As many of you may (or may not) know, I've been working on a documentary photography project on LGBTQ African immigrants titled, "Limit(less) " (#LimitlessAfricans) for almost 2 years now and have been shooting it since May of this year.
TL;DR- $3,000 would help me continue doing this work to create visual documentation of LGBTQ Africans in diaspora, and would expand this project tremendously! Scroll down to the bottom to see the ways in which a donation would make a huge difference!
Photo: Odera, a Queer Nigerian-American in Limit(less)
Limit(less) is a first of its kind project that specifically explores the visual aesthetics of LGBTQ Africans in diaspora, and it is also a deeply personal project for me as a queer Nigerian-American. For so long, I grew up feeling like I was completely alone as someone who was both queer and an African immigrant. Mainstream representations of LGBTQ people in the US were frequently white, cis and male, and on the other side my family and other Africans were telling me that being LGBTQ was "unnatural" and "un-African". I felt completely alone and isolated for so much of my life with no media representations of people like me to look to and understand that I was normal. Instead, I got trapped in the middle wondering- Could I really be both queer and Nigerian with mainstream American culture and members of my family both saying that was impossible?
Photo by Atane Ofiaja
I've struggled with this question and my multifaceted identities as a queer Nigerian American for years now. When I was 18, during a routine trip to Nigeria I was put through a series of exorcisms in my village to "drive the gay out of me." Priests slamming Bibles into me and speaking in tongues, traditional healers pouring burning oils over my body in spiritual baths, the works, and various iterations of these exorcisms occured not just once, but several times. Instead of having any effect on my sexuality, though, all this did was traumatize me and send me into a tailspin of depression and further confusion about my identity. I intensely hated myself for being queer for almost a year and ran away from all things Nigerian for 6 years after that. It's only recently after so much trauma and self-rejection that I've started to come to terms with being both queer and an African immigrant.
#LimitlessAfricans is a part of this process for me finding love for all aspects of myself and my identity as a queer Nigerian-American. It has been an incredible journey for me, shooting 6 amazing LGBTQ Africans in Washington DC, Boston, Trinidad, New York City and Philadelphia so far. Through the project, I've been documenting how LGBTQ Africans in diaspora reject the colonial binary that says that we cannot be both LGBTQ and African. How despite everything, we live boldly in our truths as BOTH!
Photo: Carol Chibueze, a Queer Nigerian-American, in Limit(less)
The project has now been featured in news publications including PBS , Dynamic Africa , OkayAfrica and ThisisAfrica, but it has been 100% self-funded to date which has restricted the scope :(. I tried adding a donation button to my website and posts, but the grand total raised through there has been a whopping ZERO dollars so I'm turning to GoFundme and all of you for help!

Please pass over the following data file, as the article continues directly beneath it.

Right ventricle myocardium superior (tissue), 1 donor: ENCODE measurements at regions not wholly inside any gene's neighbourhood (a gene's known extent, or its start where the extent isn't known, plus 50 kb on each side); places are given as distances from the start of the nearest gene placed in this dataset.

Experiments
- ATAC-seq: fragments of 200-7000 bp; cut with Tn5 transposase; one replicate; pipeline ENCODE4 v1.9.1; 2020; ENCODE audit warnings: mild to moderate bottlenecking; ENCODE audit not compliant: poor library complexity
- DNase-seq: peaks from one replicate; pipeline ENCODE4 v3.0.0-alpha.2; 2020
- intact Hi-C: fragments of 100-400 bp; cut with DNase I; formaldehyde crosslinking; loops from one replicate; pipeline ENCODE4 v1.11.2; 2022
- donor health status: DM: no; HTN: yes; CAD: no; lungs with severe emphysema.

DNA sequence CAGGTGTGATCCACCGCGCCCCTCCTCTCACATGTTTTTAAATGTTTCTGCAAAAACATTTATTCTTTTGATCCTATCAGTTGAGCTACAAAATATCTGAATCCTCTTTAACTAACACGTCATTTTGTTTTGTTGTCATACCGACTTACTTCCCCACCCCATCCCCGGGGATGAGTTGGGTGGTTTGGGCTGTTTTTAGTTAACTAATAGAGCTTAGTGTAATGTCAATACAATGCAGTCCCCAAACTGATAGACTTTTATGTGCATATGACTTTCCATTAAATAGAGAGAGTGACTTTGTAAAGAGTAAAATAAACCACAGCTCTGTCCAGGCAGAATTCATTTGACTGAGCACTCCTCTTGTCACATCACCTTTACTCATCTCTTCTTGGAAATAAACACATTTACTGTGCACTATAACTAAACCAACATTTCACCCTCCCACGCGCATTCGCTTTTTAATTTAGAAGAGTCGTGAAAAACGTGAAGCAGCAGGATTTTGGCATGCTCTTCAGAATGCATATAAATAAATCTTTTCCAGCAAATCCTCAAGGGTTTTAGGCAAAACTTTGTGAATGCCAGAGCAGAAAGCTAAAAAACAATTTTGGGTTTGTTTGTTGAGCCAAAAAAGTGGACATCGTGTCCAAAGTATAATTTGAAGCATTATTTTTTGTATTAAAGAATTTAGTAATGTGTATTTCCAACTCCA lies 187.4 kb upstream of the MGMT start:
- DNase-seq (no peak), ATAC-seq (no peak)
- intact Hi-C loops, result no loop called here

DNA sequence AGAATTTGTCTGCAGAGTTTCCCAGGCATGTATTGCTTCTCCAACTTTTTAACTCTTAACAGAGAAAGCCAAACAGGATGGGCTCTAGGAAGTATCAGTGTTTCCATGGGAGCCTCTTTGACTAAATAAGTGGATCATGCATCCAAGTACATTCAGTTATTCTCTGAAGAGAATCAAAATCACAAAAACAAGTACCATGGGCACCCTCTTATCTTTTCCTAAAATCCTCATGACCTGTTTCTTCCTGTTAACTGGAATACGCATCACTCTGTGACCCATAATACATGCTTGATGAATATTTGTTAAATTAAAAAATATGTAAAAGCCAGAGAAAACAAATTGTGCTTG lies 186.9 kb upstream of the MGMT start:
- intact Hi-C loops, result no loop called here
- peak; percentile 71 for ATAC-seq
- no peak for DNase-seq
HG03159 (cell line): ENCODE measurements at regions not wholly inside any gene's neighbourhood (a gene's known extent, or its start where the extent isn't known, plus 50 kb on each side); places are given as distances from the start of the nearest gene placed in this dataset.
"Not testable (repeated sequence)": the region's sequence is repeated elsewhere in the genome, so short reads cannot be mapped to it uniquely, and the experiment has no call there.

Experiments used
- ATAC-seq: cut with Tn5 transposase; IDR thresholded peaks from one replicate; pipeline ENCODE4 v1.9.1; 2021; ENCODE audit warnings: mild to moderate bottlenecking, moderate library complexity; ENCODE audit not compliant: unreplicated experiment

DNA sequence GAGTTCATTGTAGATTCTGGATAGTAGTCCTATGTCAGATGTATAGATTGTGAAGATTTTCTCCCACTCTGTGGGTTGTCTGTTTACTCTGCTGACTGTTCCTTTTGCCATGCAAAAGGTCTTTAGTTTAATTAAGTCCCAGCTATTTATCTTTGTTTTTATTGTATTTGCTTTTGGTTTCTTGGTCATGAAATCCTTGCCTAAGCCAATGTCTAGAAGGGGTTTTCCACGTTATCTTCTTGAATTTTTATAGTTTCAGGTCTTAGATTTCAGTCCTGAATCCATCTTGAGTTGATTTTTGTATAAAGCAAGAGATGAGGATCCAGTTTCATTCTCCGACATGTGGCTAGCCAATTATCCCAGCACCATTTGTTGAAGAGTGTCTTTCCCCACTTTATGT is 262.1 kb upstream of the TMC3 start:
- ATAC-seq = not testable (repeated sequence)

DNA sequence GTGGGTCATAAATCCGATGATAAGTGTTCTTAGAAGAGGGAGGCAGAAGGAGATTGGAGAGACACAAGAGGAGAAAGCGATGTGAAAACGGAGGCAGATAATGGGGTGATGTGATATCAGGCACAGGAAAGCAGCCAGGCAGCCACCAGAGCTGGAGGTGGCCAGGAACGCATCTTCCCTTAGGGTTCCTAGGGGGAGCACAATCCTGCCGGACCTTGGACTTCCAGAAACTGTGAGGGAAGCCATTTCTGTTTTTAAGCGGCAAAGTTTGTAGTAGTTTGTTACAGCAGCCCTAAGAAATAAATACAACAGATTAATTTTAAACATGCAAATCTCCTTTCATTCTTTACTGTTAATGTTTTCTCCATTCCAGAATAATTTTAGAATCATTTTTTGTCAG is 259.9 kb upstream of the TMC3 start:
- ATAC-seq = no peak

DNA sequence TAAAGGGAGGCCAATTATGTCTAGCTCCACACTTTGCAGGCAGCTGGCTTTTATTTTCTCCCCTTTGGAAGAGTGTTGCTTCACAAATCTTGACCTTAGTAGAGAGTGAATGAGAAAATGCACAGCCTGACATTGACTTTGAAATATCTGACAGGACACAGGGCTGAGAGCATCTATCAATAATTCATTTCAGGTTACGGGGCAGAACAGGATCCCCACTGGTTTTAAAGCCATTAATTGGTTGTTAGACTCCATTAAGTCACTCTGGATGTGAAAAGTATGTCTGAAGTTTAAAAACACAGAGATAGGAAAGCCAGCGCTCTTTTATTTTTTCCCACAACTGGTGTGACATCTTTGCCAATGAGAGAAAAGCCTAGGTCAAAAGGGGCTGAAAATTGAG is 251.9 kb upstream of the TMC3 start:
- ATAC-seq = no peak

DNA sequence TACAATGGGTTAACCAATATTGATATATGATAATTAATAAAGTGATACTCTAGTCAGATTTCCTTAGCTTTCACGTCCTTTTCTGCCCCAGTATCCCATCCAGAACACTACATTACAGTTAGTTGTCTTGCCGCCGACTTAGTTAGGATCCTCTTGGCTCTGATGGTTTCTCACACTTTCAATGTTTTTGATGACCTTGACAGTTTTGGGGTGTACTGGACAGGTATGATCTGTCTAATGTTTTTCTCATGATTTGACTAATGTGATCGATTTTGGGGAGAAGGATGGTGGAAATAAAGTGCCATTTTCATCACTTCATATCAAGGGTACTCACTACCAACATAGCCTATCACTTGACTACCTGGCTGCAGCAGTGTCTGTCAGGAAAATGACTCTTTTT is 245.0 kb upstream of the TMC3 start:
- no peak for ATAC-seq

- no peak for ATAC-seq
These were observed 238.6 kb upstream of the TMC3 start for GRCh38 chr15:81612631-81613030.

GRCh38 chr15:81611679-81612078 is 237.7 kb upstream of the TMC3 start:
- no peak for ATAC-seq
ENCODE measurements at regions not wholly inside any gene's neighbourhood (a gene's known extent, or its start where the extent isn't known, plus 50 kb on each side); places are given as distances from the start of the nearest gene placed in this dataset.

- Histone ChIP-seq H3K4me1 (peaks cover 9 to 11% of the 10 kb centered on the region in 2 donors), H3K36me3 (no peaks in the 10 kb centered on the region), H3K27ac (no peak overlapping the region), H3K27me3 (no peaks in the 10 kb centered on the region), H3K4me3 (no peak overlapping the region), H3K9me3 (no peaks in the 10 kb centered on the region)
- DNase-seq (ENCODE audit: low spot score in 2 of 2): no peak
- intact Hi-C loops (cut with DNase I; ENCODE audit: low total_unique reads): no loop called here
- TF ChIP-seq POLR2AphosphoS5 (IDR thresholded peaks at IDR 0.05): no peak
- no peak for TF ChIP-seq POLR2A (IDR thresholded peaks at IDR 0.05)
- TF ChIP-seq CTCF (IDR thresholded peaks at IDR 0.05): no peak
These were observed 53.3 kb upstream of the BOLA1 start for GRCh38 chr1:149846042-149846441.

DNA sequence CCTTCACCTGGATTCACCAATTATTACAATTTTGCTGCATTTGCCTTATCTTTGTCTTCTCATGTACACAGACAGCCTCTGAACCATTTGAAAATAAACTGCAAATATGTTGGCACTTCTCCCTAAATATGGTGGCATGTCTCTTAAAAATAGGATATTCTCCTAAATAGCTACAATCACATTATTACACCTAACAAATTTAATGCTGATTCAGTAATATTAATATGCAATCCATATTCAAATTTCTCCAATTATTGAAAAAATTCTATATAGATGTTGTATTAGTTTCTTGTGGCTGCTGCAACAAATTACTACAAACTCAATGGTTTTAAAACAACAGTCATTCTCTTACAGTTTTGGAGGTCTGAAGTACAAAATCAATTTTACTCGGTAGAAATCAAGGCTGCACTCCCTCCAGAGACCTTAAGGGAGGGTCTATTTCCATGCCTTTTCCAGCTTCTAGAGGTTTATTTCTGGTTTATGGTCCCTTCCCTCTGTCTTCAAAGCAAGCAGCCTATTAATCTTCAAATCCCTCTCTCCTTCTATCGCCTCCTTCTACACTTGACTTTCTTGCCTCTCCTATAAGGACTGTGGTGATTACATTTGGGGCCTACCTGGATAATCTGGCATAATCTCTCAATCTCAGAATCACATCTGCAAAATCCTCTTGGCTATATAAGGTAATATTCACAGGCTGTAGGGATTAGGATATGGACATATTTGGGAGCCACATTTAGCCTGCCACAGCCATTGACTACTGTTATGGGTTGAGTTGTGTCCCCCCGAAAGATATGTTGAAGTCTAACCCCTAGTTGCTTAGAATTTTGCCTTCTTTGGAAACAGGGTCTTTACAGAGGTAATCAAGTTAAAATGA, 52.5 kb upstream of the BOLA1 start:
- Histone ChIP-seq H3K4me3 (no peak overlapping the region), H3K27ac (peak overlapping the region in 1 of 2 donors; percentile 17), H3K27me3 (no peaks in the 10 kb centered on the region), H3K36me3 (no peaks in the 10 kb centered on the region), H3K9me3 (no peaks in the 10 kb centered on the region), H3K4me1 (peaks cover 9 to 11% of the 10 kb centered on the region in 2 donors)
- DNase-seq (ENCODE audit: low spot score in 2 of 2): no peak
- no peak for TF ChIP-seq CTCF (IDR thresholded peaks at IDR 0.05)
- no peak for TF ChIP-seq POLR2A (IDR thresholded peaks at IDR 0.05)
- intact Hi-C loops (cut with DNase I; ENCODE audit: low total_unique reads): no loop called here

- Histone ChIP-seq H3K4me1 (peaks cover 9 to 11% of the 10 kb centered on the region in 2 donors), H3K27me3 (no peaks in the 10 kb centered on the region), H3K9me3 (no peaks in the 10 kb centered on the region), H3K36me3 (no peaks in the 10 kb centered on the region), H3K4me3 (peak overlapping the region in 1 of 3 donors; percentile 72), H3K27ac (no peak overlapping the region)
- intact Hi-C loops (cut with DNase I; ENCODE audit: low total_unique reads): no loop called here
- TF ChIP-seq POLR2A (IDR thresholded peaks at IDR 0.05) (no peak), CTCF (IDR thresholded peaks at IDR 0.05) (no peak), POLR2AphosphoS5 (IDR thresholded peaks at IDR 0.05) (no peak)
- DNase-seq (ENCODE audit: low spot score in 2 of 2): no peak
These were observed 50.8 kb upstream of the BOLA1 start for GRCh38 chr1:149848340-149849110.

Photo: Wiilo, a Queer Somali Canadian-American in Limit(less)
Goal for Limit(less):
My goal with this project is to create a visual tapestry of LGBTQ Africans in diaspora. I don't want other kids growing up like I did feeling like they were totally alone and isolated due to our particular intersectional identities as LGBTQ Africans in diaspora. I want them to be able to turn to Google and search and find in the project someone who has had an experience like theirs, so they will know that they are not alone. So that they will know that they are not "abnormal." So that they won't go through so much of the pain that I (and many other LGBTQ Africans) have gone through struggling with these two aspects of our identity.
In order to do that, though, I need to shoot more people. I already have people lined up in Seattle, San Francisco and Montreal to shoot, who will greatly expand the scope of the project, but I just can't afford the travel costs.
With $3,000 I will be able to do the following:
* Shoot at least 7 People on the West Coast & in Canada: Each ticket to both areas from DC costs around $300, plus miscelaneous expenses of around $100 for food, transportation in each city, lodging (if needed) and more. At ~$400/person, I'll be able to shoot at least 7 more people for the project!
* Double the scale of the project: Completely self funded I have been able to shoot 6 people to date. Shooting 7 more people would more than double the size of the project!
*Greatly expand the scope of Limit(less): So far, the majority of participants have been Anglophone, at least partially Nigerian in heritage and there are no trans women. I want far more of the diaspora to be represented in the project when it is complete. Participants lined up on the West Coast & in Canada include Francophone folks, Rwandans, Burundians, Moroccans, Ethiopians, South Africans and trans women. $3000 will allow me to shoot all of these folks!
* Cover my shooting costs through mid-2016: With all of the travel it covers, $3,000 will allow me to shoot pretty steadily until at least the middle of next year!
Help make my dreams of expanding this project come true! Every donation counts and is much appreciated! Thanks again for the support everyone! :)
Follow the Project:
Website | Tumblr | Facebook | Flickr | Instagram